Led by scouts, participants laid a wreath at a monument to Bouzid Saal, a 22-year-old man shot dead by a French policeman in 1945 for refusing to lower his Algerian flag — the first casualty of the violence.
The crackdown led by French General Raymond Duval left as many as 45,000 dead, according to Algerian official figures.
French historians put the toll at up to 20,000, including 86 European civilians and 16 soldiers killed in revenge attacks.
The killings had a transformative impact on the nascent anti-colonial movement, setting the scene for a full-blown independence war nine years later that finally led to independence in 1962.
Algerian officials have continued to call for a full apology from France for its colonial era policies, and President Abdelmadjid Tebboune has described the 1945 killings as “crimes against humanity.”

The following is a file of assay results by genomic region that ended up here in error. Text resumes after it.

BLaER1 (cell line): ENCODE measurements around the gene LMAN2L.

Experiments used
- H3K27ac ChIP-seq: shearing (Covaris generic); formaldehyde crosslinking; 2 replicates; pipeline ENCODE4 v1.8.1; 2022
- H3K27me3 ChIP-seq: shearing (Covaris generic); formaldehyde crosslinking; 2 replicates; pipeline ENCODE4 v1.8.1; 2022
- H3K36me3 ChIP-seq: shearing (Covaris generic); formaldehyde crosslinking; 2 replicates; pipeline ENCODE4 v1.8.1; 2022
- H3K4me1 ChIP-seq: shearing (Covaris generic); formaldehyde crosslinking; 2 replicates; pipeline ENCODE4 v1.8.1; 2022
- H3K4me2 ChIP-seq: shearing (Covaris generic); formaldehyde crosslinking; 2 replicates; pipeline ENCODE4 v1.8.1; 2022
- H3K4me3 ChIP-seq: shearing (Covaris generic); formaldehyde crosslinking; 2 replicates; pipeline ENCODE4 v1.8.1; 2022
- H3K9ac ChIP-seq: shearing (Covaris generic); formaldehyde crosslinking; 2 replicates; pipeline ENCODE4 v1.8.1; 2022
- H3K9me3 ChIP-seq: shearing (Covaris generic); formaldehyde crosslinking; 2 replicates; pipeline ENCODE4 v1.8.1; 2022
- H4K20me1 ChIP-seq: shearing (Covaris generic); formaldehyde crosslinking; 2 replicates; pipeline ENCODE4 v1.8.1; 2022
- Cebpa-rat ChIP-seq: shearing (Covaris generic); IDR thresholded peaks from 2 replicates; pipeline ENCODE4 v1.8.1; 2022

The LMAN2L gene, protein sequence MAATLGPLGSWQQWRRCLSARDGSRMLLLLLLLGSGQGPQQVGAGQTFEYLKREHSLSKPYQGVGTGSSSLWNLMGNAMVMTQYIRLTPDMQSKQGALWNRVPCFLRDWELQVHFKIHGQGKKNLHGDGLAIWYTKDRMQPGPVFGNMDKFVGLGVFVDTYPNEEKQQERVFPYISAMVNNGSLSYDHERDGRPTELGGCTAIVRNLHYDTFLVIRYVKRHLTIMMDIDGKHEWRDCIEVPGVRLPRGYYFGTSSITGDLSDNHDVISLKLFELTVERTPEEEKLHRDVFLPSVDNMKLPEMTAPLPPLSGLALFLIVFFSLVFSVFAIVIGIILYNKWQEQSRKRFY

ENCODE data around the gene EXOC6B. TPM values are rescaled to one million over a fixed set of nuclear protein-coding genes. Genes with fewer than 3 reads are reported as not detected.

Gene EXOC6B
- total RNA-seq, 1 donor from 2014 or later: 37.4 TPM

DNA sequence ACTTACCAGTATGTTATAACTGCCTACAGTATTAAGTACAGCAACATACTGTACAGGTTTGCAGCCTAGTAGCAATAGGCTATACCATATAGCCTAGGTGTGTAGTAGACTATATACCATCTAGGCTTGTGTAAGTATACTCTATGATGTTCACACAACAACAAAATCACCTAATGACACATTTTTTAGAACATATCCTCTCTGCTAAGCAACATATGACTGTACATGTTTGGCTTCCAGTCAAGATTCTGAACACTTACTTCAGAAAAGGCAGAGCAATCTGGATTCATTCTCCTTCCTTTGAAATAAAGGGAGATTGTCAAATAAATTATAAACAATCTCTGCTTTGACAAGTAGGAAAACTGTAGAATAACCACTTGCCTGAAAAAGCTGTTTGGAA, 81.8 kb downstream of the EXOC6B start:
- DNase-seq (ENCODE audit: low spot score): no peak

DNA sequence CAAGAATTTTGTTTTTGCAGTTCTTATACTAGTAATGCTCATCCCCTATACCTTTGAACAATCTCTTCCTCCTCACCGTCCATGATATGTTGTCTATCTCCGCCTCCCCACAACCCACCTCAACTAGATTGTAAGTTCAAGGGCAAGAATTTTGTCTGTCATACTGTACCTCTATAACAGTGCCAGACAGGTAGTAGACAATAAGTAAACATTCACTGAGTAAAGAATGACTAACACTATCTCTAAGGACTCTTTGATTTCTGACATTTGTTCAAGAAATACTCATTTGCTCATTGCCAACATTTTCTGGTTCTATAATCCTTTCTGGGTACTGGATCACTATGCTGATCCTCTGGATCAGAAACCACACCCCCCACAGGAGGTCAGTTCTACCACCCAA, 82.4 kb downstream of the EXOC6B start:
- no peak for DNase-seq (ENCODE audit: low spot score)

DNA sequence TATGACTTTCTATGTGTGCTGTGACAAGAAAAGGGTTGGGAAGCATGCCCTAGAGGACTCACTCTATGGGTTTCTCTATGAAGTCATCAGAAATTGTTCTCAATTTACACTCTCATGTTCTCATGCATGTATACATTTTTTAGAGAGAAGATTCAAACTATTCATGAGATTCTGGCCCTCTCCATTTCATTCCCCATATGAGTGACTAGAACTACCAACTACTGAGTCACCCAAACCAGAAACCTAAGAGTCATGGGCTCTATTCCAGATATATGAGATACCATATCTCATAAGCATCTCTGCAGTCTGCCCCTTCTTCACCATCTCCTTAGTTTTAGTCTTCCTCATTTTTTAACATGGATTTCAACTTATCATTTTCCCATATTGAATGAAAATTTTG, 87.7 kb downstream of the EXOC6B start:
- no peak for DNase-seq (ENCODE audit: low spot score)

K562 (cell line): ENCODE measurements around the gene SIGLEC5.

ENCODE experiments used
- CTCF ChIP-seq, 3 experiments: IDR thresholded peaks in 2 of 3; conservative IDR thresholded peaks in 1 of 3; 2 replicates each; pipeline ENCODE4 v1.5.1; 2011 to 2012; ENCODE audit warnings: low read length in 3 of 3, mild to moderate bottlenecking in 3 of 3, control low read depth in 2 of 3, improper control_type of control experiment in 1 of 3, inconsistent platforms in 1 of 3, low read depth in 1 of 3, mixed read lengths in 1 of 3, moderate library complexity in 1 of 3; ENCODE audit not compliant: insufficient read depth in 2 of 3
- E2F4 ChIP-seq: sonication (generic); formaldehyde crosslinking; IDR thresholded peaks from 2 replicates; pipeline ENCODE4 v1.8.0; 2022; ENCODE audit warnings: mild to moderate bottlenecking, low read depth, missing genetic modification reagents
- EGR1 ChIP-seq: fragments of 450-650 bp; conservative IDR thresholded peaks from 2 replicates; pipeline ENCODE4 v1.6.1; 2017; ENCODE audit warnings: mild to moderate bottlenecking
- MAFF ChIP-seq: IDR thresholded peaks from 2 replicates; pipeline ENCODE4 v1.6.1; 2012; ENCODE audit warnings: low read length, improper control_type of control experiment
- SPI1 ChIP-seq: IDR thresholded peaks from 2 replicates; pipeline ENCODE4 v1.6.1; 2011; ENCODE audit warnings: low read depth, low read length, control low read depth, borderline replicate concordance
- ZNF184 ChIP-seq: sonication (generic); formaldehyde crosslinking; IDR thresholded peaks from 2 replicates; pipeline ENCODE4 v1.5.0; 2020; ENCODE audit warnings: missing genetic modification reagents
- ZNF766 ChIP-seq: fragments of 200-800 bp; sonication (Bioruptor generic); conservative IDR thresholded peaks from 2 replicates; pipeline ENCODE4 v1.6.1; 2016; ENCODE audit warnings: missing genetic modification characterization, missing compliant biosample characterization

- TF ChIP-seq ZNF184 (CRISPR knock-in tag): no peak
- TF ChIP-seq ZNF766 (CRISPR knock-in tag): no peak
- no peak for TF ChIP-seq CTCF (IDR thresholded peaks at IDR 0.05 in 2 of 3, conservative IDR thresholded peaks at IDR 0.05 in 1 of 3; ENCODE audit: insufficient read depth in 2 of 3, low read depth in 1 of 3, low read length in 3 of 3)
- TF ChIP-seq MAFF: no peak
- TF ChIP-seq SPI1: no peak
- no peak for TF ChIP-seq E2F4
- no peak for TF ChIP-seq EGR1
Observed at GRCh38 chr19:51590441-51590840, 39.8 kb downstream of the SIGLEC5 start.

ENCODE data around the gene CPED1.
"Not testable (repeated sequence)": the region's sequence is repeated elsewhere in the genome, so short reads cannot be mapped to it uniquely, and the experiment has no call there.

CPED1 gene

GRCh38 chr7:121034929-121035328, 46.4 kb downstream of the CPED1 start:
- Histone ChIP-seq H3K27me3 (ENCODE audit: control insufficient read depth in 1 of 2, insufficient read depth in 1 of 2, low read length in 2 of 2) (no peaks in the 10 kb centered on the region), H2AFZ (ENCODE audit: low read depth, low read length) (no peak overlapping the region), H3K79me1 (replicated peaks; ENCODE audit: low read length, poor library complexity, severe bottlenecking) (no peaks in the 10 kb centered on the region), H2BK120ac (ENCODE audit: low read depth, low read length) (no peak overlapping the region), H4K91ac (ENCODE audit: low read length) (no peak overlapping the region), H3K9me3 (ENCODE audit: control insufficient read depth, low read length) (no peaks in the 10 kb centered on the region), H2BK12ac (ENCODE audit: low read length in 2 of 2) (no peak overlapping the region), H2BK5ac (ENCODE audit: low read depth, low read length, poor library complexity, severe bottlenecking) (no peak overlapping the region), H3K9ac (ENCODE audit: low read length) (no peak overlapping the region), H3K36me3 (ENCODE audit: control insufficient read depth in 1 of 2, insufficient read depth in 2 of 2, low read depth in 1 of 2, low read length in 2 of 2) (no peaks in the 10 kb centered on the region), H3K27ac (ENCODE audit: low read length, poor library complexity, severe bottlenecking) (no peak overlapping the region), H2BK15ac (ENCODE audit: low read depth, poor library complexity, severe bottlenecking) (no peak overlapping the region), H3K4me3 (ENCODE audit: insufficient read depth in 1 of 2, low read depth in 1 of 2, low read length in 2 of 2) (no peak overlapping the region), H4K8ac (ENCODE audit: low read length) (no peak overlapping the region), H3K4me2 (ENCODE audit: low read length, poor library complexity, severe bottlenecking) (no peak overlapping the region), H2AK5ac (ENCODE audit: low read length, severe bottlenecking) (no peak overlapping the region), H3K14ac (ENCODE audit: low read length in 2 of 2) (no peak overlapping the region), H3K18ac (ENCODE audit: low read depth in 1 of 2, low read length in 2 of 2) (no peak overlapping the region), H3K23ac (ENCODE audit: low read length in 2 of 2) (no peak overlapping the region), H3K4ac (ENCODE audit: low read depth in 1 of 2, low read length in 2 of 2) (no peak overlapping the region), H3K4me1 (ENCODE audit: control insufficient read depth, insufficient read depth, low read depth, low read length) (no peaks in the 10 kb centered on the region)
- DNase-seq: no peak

Government spokesman Ammar Belhimer repeated that demand on Saturday, calling for “the official, definitive and comprehensive recognition by France of its crimes (along with) repentance and fair compensation.”
He also called for help dealing with the toxic waste left behind by 17 nuclear tests France carried out in the Algerian desert in the 1960s.

 


Militias briefly take over Tripoli government headquarters

Militias briefly take over Tripoli government headquarters
Members of the Tripoli Protection Force, an alliance of militias from the capital city, patrol an area south of the Libyan capital. (AFP file photo)
Updated 09 May 2021

Militias briefly take over Tripoli government headquarters

Militias briefly take over Tripoli government headquarters
  • The takeover underscored the tough road ahead for the interim government, which has been tasked with steering Libya through general elections due at the end of the year